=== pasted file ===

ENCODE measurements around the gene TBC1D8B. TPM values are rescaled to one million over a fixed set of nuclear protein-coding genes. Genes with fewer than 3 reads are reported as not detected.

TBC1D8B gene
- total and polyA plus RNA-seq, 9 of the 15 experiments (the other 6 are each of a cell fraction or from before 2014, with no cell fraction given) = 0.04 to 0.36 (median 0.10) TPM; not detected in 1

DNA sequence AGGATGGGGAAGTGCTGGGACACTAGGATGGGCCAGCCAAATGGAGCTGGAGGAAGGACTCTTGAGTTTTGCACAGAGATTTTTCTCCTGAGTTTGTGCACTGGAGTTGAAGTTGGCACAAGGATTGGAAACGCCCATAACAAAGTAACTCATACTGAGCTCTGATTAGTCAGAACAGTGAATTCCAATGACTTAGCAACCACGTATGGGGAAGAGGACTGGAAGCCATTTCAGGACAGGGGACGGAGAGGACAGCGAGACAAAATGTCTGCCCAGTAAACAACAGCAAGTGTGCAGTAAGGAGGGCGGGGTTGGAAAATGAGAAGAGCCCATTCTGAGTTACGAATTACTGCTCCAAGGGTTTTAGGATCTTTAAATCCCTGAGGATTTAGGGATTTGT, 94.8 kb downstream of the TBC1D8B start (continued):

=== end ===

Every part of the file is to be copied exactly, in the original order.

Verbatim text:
ENCODE measurements around the gene TBC1D8B. TPM values are rescaled to one million over a fixed set of nuclear protein-coding genes. Genes with fewer than 3 reads are reported as not detected.

TBC1D8B gene
- total and polyA plus RNA-seq, 9 of the 15 experiments (the other 6 are each of a cell fraction or from before 2014, with no cell fraction given) = 0.04 to 0.36 (median 0.10) TPM; not detected in 1

DNA sequence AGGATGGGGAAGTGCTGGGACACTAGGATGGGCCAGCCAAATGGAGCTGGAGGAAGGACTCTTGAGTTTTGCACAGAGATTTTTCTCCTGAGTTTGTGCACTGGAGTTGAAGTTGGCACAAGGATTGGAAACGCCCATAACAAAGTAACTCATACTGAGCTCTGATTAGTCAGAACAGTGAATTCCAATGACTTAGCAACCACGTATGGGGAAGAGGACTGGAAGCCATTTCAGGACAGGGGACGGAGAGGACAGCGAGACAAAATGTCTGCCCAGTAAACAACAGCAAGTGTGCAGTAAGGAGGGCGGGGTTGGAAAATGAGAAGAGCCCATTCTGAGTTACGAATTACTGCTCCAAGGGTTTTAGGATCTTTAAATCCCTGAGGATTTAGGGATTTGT, 94.8 kb downstream of the TBC1D8B start (continued):